What do acapella Baroque suites, the 1973 Can album Future Days, and the films of Ingmar Bergman and Akira Kurosawa all have in common? According to the London singer-songwriter Westerman, they’re the biggest influences on this newest album, the follow-up to 2020’s Your Hero Is Not Dead. An Inbuilt Fault exists in a world of idiosyncratic style, where unexpected percussion timbres and startling chord twists push and pull against the comforting lushness of Balearic ’80s pop.
That’s not to say the album is made of weirdo conceptualism. Yes, song titles such as ‘CSI: Petralona’ and ‘I, Catullus’ may sound lofty, and choruses made of lines such as “that feels so ephemeral” immediately mark Westerman’s songwriting as wilfully intellectual. But texturally this music feels warm and lush, like the thick humid air of Athens that he now calls his home. The guitars glisten like prime Durutti Column, the atmosphere is warm like peak Peter Gabriel and the mood is intimate and inviting like Kate Bush at her most relaxed. James Krivchenia, drummer of indie darlings Big Thief, worked alongside Westerman, and the detail behind every brush, snap and thwack of percussion is apparent.
All this sonic opulence makes it all the more striking when Westerman delivers his brutally stark, revealing lyrics. If it’s not the NSFW hook on ‘Idol: Re-Run’ that provokes a double-take, it will be the title track’s ‘are you as afraid as I am?’ refrain. An Inbuilt Fault is full of uncomfortable personal moments. Stand-out track ‘A Lens Turning’ lays bare the crisis of identity at the heart of this album: “I don’t know who I am any more/Forgot what I was looking for.” Meanwhile ‘Take’ captures the millennial crisis perfectly in two lines: “I need a home and this isn’t a job/And why more records when everything is melting?” – the kind of self-deprecating tragicomic honesty of unflinching self-reflection.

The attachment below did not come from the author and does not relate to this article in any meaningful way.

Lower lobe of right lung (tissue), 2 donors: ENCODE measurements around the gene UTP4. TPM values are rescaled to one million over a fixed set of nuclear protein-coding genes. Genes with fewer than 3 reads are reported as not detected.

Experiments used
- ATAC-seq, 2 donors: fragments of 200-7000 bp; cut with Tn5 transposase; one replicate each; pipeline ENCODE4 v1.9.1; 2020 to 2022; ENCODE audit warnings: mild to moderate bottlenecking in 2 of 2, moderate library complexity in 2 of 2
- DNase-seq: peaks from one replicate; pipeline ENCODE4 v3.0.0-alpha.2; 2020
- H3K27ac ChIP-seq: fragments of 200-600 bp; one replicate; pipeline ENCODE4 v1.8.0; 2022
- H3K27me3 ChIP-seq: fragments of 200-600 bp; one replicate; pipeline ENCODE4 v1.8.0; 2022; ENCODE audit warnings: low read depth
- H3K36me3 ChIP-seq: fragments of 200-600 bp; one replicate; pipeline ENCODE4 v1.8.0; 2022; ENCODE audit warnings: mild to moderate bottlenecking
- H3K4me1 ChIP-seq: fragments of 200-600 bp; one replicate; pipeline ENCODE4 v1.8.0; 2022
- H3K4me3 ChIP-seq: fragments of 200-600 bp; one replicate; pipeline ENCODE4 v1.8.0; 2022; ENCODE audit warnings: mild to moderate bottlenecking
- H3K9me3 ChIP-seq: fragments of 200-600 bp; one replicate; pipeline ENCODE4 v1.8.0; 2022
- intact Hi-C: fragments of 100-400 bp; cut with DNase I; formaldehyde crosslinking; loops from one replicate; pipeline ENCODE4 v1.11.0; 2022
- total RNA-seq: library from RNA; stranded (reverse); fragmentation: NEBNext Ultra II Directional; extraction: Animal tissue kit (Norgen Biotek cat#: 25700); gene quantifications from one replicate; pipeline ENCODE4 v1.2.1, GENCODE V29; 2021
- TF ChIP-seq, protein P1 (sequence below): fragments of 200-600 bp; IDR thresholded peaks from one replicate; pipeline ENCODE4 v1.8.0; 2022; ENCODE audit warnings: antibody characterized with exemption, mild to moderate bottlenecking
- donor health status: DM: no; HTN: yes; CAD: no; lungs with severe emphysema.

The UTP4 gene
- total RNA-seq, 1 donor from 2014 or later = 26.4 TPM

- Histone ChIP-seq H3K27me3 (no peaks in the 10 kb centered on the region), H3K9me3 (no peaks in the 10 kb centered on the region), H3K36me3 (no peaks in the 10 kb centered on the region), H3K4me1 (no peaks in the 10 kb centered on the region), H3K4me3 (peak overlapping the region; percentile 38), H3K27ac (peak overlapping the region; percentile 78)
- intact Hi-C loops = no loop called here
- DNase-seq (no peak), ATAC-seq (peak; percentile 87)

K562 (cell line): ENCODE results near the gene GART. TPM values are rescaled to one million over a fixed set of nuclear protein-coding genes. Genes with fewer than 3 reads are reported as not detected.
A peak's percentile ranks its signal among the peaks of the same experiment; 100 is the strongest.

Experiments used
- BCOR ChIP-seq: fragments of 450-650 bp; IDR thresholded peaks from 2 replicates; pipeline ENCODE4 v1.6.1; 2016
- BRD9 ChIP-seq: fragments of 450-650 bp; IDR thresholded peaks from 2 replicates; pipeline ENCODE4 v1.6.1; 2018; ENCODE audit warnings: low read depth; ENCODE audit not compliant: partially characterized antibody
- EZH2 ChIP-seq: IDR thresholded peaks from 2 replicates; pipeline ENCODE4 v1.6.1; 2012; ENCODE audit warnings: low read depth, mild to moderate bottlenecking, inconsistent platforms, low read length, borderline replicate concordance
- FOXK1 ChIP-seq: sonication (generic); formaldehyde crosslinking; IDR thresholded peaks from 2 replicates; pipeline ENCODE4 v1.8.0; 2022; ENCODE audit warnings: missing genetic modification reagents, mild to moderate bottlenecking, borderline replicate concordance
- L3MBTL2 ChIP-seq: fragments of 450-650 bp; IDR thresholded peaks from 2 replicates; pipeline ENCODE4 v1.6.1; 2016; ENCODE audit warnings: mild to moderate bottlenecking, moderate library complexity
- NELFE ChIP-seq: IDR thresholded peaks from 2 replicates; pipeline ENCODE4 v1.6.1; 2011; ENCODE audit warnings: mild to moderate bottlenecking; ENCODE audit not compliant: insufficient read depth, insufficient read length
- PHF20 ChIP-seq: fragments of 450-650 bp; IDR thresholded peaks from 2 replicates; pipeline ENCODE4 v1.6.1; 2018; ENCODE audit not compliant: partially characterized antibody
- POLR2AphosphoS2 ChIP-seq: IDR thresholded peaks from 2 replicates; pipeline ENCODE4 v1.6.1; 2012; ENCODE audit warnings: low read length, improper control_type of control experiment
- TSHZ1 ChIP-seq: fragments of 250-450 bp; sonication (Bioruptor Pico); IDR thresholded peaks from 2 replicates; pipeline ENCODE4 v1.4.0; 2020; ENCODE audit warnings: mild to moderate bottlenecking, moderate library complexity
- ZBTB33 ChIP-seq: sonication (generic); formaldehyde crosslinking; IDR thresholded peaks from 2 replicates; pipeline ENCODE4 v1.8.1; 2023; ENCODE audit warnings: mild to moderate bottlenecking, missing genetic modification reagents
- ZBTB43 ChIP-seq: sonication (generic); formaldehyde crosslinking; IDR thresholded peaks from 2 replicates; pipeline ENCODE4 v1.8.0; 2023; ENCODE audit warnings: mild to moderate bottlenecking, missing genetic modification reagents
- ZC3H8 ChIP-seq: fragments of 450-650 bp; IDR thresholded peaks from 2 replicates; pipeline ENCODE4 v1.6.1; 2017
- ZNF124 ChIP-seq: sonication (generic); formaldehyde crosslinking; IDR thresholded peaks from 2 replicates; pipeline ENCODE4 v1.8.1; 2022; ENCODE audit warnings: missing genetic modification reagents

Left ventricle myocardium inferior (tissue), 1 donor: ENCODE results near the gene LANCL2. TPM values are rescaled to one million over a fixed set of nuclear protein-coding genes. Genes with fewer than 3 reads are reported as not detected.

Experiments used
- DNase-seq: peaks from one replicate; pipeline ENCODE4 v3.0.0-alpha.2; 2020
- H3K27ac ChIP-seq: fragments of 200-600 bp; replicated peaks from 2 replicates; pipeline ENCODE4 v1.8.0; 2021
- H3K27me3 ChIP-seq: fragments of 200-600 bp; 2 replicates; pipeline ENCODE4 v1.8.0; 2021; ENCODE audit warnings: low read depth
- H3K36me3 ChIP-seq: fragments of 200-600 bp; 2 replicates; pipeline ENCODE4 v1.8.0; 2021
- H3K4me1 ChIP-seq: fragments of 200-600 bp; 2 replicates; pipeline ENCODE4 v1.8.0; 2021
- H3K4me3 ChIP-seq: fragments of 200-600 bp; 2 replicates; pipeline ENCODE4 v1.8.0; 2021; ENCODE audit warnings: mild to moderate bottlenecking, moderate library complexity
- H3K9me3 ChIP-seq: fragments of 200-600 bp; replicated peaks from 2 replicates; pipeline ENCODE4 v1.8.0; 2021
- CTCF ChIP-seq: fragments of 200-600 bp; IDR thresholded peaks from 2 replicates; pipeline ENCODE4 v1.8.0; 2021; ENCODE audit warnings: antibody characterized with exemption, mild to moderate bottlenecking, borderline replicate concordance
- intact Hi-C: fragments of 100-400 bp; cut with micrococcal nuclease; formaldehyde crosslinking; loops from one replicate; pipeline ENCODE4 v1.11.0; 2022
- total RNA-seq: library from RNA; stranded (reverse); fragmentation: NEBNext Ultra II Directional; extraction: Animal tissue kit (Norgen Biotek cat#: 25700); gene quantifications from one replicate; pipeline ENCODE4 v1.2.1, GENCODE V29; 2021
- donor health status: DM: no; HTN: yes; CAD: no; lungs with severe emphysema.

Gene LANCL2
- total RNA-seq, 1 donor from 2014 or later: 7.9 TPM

There are moments where Westerman’s bedroom pop stylings seem to swell beyond the private and the personal. The title track flirts with David Gray territory, but eschews the everyman cliches of early ’00s fare with unpredictable chords and a wordless motif. The album closer ‘Pilot Was A Dancer’ conjures Radiohead in its march towards grandiosity, a mix of the peculiar and the anthemic. But for the most part, An Inbuilt Fault feels like the work of a singular auteur, pursuing their unique niche.
https://youtu.be/uJhDn1-f344When his 2020 debut Your Hero Is Not Dead was released, two names seemed to continuously be mentioned in comparative terms. The first was Arthur Russell, and there’s no escaping that Westerman owes a debt to the cult hero. The trombone flashes and Westerman’s own expressively hushed vocal delivery make comparisons inevitable, even when his voice is strong and muscular like the acapella outro of ‘I Catullus’. The other figure was Elton John, who named Westerman as a favourite of his, and it’s easy to see why – the regal songwriting and AM-radio production harks back to his own 1970s highlights. But An Inbuilt Fault also recalls the David Sylvian of Japan’s ‘Ghosts’ – not so much in sound, but in execution: a strange and curious sonic habitat, with fearless emotional honesty. Westerman has stated this album was born from a period of existential crisis and is the result of demos started during an isolated lockdown spent in Italy – but no inner turmoil has ever sounded so inviting.